# statsmodels.tsa.stattools.pacf_ols¶

statsmodels.tsa.stattools.pacf_ols(x, nlags=40, efficient=True, unbiased=False)[source]

Calculate partial autocorrelations via OLS.

Parameters
xarray_like

Observations of time series for which pacf is calculated.

nlagsint

Number of lags for which pacf is returned. Lag 0 is not returned.

efficientbool, optional

If true, uses the maximum number of available observations to compute each partial autocorrelation. If not, uses the same number of observations to compute all pacf values.

unbiasedbool, optional

Adjust each partial autocorrelation by n / (n - lag).

Returns
ndarray

The partial autocorrelations, (maxlag,) array corresponding to lags 0, 1, …, maxlag.

statsmodels.tsa.stattools.pacf

Partial autocorrelation estimation.

statsmodels.tsa.stattools.pacf_yw

Partial autocorrelation estimation using Yule-Walker.

statsmodels.tsa.stattools.pacf_burg

Partial autocorrelation estimation using Burg’s method.

Notes

This solves a separate OLS estimation for each desired lag using method in [1]. Setting efficient to True has two effects. First, it uses nobs - lag observations of estimate each pacf. Second, it re-estimates the mean in each regression. If efficient is False, then the data are first demeaned, and then nobs - maxlag observations are used to estimate each partial autocorrelation.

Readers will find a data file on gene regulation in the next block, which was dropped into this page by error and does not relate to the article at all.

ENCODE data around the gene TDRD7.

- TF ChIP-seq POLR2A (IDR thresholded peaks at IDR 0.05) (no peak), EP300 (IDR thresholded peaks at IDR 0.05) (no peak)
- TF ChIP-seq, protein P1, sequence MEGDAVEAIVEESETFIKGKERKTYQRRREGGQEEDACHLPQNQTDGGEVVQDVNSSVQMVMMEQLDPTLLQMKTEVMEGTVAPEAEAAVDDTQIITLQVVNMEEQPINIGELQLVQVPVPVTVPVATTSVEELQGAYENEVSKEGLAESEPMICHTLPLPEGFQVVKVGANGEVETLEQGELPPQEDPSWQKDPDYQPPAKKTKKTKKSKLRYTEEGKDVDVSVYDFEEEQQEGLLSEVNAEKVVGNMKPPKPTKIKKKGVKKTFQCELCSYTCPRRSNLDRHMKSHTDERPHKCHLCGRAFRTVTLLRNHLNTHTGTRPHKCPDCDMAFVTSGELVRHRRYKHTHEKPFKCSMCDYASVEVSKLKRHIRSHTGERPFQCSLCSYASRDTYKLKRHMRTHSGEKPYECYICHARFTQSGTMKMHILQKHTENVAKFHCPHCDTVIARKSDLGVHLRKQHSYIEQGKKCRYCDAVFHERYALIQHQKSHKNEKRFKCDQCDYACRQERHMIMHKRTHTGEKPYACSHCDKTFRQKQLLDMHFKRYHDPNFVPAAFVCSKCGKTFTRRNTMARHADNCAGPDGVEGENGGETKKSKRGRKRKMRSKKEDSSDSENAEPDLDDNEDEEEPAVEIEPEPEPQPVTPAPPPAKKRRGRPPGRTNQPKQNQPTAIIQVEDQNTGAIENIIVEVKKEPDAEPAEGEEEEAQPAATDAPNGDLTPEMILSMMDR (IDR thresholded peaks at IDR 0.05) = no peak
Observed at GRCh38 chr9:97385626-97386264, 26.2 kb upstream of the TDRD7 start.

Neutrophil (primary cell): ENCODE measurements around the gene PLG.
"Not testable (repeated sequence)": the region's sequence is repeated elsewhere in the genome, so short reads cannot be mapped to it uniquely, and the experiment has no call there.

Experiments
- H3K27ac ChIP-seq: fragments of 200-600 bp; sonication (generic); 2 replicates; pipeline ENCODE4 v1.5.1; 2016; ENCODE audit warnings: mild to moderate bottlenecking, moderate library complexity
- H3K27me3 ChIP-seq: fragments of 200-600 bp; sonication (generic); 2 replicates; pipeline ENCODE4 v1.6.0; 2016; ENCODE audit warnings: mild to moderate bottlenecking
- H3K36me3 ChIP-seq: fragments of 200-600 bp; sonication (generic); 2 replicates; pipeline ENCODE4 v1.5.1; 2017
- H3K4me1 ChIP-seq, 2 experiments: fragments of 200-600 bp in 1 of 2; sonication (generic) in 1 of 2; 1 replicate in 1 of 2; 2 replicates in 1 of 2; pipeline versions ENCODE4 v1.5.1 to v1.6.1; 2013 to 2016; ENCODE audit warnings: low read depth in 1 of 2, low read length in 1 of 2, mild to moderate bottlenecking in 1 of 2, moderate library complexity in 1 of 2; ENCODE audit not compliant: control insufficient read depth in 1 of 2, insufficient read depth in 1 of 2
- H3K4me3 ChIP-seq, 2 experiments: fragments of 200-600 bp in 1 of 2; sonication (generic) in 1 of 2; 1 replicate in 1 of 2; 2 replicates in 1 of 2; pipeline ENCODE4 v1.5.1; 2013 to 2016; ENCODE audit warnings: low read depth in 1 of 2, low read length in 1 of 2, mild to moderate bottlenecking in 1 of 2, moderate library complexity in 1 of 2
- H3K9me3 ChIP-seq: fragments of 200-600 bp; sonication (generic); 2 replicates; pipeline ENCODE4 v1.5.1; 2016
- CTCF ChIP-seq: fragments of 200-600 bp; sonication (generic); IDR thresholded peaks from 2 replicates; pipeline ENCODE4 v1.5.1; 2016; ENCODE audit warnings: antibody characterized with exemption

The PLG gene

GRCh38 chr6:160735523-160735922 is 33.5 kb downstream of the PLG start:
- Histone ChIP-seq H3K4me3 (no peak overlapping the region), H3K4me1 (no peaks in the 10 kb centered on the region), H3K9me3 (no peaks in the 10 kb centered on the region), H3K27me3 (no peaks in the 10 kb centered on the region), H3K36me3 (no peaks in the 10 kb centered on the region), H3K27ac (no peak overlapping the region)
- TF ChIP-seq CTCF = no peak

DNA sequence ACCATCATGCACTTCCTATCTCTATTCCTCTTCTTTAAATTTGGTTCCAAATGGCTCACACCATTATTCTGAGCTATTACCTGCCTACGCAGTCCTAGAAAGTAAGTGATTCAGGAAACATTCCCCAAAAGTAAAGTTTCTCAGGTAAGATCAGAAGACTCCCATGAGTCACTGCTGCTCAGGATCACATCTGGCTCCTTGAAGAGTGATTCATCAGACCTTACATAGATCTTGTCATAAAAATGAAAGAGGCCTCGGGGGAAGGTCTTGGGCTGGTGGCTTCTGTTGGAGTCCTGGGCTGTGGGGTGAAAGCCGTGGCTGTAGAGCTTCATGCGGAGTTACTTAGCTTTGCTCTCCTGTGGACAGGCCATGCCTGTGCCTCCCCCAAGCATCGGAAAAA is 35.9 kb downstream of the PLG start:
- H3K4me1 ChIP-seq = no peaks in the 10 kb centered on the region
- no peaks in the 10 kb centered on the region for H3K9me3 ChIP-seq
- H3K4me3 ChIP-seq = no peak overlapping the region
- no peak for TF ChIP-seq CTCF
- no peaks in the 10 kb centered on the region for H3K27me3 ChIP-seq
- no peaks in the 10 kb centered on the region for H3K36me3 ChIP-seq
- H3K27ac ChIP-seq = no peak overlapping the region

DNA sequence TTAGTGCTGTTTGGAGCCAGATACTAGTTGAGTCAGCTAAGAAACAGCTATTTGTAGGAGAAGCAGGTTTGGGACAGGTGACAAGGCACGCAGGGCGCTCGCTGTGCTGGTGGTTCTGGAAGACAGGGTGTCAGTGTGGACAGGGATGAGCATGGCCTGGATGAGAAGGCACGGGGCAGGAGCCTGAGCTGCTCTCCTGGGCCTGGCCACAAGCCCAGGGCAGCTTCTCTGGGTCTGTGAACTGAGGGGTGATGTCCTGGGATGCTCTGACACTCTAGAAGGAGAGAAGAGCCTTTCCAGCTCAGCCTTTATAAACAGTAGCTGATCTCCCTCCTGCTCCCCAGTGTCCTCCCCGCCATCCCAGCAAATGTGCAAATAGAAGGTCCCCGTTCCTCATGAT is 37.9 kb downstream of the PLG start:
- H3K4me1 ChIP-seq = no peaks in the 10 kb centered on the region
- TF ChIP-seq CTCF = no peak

The inefficient estimator appears to have better finite sample properties. This option should only be used in time series that are covariance stationary.

OLS estimation of the pacf does not guarantee that all pacf values are between -1 and 1.

References

1

Box, G. E., Jenkins, G. M., Reinsel, G. C., & Ljung, G. M. (2015). Time series analysis: forecasting and control. John Wiley & Sons, p. 66